Monthly Archives: February 2018

Be Ready for the Alfalfa Weevil!

Alfalfa weevil is the key pest of the first cutting. Populations have been above normal over much of the state during the past 2 years, so it is important to be watchful this spring. High populations may last for 2

Posted in Forages

Pantry Pests

Indian meal moth is one of the most common stored product insect pests. The adults are small but distinctive 1/2-inch long moths. Two-thirds of the front pair of wings is reddish-brown while the remaining third is light gray (Figure 1).

Posted in Household Pests

Physoderma Brown Spot (PPFS-AG-C-07)

Physoderma brown spot can be a striking foliar disease that is periodically observed in field corn in Kentucky. While this fungal disease does not generally result in yield loss, some hybrids are more susceptible than others. This publication describes the

Posted in Featured Publications

2018 IPM Training School March 7

The annual IPM Training School is next week. Because of the construction at the UK Research and Education Center (UKREC) in Princeton, we have moved the meeting to the Christian County Extension Office in Hopkinsville. Next year we will be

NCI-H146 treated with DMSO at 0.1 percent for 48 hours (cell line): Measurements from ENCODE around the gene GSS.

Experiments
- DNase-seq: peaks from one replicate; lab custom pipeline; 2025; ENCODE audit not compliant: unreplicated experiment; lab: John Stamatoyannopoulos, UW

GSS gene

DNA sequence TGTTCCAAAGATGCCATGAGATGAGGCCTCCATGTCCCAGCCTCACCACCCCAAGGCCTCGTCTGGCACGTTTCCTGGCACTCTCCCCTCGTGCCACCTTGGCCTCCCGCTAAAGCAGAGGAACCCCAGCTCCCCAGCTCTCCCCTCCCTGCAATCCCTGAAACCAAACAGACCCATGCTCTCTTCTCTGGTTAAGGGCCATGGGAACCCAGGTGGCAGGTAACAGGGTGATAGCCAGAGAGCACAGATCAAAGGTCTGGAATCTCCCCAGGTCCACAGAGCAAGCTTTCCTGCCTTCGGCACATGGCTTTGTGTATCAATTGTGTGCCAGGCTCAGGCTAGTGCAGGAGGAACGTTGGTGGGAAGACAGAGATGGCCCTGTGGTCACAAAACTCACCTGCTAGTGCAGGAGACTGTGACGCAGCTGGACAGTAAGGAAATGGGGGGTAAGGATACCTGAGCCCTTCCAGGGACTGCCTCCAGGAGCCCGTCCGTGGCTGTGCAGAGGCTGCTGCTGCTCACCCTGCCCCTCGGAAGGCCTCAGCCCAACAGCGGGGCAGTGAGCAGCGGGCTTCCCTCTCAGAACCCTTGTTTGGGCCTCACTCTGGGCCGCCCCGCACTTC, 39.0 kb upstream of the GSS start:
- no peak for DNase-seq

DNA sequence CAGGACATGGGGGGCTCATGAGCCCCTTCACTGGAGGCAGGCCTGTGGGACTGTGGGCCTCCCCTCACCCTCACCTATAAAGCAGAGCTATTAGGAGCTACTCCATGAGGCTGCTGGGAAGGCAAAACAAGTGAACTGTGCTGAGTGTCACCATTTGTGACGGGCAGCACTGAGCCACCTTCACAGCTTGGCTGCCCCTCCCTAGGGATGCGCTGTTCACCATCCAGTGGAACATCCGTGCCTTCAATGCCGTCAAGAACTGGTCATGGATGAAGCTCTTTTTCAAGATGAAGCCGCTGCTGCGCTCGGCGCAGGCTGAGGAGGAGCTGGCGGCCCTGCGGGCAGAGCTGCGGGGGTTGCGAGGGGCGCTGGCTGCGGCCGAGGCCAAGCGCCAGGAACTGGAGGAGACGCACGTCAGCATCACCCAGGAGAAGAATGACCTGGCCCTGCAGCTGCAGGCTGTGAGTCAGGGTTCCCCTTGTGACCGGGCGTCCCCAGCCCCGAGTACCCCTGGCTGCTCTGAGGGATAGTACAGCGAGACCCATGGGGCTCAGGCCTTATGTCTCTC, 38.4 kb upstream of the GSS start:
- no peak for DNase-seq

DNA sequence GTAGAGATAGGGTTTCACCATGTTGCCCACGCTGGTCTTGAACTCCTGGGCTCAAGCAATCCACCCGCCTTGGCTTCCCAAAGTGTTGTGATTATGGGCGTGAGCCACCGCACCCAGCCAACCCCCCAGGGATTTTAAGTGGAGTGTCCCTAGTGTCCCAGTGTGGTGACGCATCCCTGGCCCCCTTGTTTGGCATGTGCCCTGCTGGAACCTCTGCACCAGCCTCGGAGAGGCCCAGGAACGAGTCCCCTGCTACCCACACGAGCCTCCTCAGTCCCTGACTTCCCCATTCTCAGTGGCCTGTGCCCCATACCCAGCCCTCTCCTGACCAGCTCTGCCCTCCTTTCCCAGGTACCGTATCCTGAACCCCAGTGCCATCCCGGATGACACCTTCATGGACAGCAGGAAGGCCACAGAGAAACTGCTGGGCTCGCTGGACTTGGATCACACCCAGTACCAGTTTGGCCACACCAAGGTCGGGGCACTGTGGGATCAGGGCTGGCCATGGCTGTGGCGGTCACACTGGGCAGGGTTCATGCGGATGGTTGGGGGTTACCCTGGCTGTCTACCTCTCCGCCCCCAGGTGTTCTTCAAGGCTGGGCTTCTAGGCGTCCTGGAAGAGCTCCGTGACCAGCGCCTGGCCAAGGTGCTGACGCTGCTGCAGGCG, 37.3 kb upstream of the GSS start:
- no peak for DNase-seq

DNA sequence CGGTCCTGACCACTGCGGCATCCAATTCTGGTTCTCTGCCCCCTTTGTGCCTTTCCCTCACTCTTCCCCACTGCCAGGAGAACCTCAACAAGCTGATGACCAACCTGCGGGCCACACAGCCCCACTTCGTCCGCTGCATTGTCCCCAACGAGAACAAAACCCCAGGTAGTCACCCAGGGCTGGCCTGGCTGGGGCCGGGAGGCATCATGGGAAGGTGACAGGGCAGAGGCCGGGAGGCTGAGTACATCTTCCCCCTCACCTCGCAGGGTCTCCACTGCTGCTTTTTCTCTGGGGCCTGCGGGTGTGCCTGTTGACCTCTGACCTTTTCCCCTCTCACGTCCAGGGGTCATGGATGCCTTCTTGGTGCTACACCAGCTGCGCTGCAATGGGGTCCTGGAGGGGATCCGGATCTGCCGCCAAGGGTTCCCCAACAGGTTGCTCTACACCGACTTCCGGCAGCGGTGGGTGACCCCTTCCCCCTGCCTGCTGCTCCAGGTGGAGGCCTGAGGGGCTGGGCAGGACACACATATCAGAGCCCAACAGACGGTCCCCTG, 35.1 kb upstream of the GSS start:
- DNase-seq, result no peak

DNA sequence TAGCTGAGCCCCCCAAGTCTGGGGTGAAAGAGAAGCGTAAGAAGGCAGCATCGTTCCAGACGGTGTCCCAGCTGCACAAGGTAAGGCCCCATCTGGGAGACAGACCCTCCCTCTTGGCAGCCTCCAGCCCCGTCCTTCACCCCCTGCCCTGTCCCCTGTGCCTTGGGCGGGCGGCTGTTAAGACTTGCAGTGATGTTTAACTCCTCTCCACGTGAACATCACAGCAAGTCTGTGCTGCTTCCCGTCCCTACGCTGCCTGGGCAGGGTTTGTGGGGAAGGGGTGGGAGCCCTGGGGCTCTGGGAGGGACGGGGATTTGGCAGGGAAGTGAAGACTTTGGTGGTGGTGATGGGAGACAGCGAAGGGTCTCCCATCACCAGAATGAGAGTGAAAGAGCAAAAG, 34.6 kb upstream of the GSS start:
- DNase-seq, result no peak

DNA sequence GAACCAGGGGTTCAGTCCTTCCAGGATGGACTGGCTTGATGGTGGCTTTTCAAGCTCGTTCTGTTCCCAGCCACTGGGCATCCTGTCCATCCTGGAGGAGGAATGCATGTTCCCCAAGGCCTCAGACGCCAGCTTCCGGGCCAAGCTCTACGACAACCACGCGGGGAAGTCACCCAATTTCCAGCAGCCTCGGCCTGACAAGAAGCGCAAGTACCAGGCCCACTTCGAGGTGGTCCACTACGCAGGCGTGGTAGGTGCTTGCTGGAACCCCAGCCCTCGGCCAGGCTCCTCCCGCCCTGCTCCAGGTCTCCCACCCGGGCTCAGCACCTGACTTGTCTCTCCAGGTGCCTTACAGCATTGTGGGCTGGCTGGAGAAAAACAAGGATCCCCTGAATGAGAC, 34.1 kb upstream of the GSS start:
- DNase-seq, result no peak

Posted in Announcements

Comment Period for Reassessment of Neonicotinoid Insecticides Extended

The Environmental Protection Agency (EPA) has extended the comment period for the recently released neonicotinoid risk assessments until April 20, 2018. This is an opportunity for the public to comment on the preliminary ecological and human health assessments for clothianidin,

Posted in Pesticide Topics

Possible Causes of Yellowing Alfalfa (PPFS-AG-F-10)

Alfalfa fields may periodically exhibit yellow foliage. This publication addresses several of the possible problems behind the yellowing, including leaf spot diseases, root rots, crown rots, potassium deficiency, poor nodulation, soil compaction, and potato leafhopper injury.  Symptom descriptions and color

Posted in Featured Publications

Insect Winter Survival Strategies – A Season of “Arrested Development”

Surviving Kentucky winters is a challenge for cold-blooded arthropods. A few species, such as the monarch butterfly, cede cold weather to the hardy and fly south for the winter. Those that remain use a state of arrested development called diapause

Posted in Misc. Topics